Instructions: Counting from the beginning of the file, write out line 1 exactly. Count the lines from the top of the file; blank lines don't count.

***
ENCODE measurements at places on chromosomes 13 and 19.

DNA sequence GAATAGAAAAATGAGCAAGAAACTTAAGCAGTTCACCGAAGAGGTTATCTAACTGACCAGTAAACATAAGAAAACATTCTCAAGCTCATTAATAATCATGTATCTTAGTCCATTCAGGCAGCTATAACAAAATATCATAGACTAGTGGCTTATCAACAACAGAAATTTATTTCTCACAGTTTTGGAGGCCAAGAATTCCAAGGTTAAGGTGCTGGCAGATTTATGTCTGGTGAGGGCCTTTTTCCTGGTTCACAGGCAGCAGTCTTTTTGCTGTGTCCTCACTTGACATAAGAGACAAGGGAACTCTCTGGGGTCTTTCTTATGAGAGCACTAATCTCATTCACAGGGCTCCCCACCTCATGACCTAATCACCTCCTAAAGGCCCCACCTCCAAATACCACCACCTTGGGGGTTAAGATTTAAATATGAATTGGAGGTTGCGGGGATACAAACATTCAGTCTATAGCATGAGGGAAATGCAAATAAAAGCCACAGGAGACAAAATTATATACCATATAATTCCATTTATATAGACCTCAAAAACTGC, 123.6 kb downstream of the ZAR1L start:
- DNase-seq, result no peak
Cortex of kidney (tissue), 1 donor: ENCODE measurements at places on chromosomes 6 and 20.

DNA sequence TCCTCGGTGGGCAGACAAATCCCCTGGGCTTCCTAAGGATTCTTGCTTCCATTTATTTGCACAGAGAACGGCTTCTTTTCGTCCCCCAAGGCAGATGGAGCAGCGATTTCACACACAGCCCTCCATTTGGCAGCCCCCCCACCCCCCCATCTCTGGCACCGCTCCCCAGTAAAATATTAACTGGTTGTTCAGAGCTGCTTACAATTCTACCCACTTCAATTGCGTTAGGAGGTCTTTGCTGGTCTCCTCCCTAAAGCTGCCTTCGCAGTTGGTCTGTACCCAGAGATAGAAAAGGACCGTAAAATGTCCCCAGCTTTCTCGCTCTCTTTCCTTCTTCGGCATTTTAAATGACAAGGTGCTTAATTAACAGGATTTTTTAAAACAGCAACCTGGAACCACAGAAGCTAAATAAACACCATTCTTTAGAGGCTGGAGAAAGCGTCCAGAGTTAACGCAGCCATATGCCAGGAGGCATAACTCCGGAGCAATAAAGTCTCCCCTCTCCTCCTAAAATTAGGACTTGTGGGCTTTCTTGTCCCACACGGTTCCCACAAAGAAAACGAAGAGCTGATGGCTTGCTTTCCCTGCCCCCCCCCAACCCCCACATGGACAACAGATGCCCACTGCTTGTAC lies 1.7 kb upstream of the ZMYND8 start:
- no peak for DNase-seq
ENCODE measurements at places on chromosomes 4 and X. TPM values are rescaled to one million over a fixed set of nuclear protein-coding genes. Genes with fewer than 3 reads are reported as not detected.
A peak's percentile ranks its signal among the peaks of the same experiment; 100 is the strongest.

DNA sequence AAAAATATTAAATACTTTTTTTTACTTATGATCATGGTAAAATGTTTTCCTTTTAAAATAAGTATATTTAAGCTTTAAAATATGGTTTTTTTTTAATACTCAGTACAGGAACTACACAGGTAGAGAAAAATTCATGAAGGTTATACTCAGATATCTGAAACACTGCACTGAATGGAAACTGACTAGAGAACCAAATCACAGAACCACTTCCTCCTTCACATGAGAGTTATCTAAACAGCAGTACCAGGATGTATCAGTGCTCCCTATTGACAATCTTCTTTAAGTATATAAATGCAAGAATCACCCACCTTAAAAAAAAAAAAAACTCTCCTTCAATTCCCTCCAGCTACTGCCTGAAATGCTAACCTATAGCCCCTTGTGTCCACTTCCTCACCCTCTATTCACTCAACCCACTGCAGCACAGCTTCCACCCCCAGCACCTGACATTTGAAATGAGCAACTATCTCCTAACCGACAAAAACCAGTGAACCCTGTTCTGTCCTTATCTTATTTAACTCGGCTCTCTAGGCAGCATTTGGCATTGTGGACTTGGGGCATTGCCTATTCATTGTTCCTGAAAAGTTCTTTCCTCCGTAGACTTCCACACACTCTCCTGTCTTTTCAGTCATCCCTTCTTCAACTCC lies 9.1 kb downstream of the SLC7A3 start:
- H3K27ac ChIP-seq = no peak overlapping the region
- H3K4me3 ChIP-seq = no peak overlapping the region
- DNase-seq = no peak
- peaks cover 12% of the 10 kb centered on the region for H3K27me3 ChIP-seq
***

ENCODE measurements at places on chromosomes 13 and 19.